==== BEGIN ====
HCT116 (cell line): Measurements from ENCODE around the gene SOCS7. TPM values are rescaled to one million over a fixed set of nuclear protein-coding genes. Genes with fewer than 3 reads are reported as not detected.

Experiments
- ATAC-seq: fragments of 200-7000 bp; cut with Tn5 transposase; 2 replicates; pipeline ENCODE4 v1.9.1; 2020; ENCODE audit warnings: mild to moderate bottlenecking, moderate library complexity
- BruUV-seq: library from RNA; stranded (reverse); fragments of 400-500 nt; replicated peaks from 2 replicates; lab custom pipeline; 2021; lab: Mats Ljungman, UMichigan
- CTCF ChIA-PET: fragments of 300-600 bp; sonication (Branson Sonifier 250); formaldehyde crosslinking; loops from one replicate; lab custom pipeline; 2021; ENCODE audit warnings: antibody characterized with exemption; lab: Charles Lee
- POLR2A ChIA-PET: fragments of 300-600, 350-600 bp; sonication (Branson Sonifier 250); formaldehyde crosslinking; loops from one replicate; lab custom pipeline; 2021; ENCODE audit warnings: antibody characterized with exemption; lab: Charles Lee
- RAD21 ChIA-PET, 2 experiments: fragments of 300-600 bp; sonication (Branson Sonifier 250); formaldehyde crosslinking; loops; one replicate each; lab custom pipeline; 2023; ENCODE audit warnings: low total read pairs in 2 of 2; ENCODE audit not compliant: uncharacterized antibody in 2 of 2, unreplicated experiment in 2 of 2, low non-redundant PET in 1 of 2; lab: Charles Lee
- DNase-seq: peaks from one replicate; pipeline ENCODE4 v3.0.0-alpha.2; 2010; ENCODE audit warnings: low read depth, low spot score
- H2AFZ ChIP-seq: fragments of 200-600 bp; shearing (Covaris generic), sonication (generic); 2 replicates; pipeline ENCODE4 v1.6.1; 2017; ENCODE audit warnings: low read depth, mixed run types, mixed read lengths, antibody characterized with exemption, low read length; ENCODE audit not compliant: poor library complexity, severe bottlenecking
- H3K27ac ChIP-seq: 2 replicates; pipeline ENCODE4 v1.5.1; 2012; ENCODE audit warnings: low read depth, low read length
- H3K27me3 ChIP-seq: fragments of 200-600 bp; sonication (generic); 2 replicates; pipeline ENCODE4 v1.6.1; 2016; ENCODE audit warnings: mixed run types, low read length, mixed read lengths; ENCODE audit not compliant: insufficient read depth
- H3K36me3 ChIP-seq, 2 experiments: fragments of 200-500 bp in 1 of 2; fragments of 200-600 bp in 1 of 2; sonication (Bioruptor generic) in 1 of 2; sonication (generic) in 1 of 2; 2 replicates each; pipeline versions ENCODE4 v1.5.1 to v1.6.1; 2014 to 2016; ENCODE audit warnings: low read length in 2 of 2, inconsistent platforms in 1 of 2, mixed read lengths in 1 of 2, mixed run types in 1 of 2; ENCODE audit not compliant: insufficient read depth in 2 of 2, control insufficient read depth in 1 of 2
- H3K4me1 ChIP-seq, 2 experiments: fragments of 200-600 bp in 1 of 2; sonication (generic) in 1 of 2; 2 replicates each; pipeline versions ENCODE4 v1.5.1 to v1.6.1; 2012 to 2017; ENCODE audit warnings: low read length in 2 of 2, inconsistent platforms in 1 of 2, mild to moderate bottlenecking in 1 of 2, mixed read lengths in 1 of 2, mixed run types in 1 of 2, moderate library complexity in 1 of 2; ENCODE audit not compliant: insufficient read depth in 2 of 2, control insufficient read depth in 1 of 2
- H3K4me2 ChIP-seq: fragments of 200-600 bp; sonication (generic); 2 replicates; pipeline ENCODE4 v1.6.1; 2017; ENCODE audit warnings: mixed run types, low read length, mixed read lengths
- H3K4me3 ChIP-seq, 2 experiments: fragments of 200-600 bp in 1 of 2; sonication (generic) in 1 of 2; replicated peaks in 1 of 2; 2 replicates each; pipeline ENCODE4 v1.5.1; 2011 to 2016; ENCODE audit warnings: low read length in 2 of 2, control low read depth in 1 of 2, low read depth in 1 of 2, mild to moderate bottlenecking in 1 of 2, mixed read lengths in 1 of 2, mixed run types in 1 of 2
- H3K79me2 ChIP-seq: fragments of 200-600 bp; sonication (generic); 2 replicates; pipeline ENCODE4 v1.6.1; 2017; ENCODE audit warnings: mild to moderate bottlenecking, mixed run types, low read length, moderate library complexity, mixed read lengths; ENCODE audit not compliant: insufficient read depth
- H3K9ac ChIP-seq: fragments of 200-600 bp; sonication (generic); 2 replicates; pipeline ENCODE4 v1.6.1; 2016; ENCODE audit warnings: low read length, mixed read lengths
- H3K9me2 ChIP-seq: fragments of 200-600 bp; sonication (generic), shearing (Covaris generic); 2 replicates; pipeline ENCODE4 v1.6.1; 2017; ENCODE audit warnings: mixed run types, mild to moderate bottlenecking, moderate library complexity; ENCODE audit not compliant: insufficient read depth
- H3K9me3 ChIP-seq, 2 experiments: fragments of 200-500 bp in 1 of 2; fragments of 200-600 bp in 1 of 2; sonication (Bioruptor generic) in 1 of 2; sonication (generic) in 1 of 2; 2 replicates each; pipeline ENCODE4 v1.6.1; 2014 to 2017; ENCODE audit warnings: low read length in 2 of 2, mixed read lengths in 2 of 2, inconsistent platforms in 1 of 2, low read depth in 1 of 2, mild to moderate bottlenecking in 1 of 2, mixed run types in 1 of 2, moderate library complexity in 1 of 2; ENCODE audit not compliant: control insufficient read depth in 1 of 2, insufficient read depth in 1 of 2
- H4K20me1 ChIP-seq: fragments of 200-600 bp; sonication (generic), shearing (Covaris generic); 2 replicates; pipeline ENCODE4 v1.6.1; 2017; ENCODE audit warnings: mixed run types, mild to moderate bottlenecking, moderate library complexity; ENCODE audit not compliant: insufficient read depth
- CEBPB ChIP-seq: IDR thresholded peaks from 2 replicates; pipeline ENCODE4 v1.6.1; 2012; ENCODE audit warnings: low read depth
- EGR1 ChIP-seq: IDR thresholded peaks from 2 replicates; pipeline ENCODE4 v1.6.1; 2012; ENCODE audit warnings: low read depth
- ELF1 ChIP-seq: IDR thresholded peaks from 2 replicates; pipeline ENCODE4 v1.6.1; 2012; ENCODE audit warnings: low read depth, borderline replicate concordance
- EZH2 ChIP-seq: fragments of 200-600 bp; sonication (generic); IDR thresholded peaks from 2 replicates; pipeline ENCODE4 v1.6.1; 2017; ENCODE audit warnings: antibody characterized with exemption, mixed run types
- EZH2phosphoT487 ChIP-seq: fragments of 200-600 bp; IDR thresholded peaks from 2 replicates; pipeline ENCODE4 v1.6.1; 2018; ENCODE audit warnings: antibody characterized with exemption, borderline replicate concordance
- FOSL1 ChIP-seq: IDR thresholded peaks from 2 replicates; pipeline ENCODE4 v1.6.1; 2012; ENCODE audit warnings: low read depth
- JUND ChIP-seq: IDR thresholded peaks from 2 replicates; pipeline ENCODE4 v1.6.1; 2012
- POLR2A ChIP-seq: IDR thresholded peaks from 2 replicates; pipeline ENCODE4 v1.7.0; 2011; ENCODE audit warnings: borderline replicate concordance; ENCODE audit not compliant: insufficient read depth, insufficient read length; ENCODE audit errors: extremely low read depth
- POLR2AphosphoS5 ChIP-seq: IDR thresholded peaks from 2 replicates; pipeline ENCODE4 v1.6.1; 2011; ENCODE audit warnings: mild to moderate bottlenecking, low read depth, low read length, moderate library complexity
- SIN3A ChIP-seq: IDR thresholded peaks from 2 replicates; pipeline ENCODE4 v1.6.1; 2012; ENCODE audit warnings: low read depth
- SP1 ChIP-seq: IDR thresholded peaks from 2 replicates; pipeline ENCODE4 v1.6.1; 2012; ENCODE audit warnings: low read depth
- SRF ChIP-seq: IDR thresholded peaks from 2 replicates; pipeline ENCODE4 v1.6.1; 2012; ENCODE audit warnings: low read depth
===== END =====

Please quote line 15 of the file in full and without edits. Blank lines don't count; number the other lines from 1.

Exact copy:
- H3K4me3 ChIP-seq, 2 experiments: fragments of 200-600 bp in 1 of 2; sonication (generic) in 1 of 2; replicated peaks in 1 of 2; 2 replicates each; pipeline ENCODE4 v1.5.1; 2011 to 2016; ENCODE audit warnings: low read length in 2 of 2, control low read depth in 1 of 2, low read depth in 1 of 2, mild to moderate bottlenecking in 1 of 2, mixed read lengths in 1 of 2, mixed run types in 1 of 2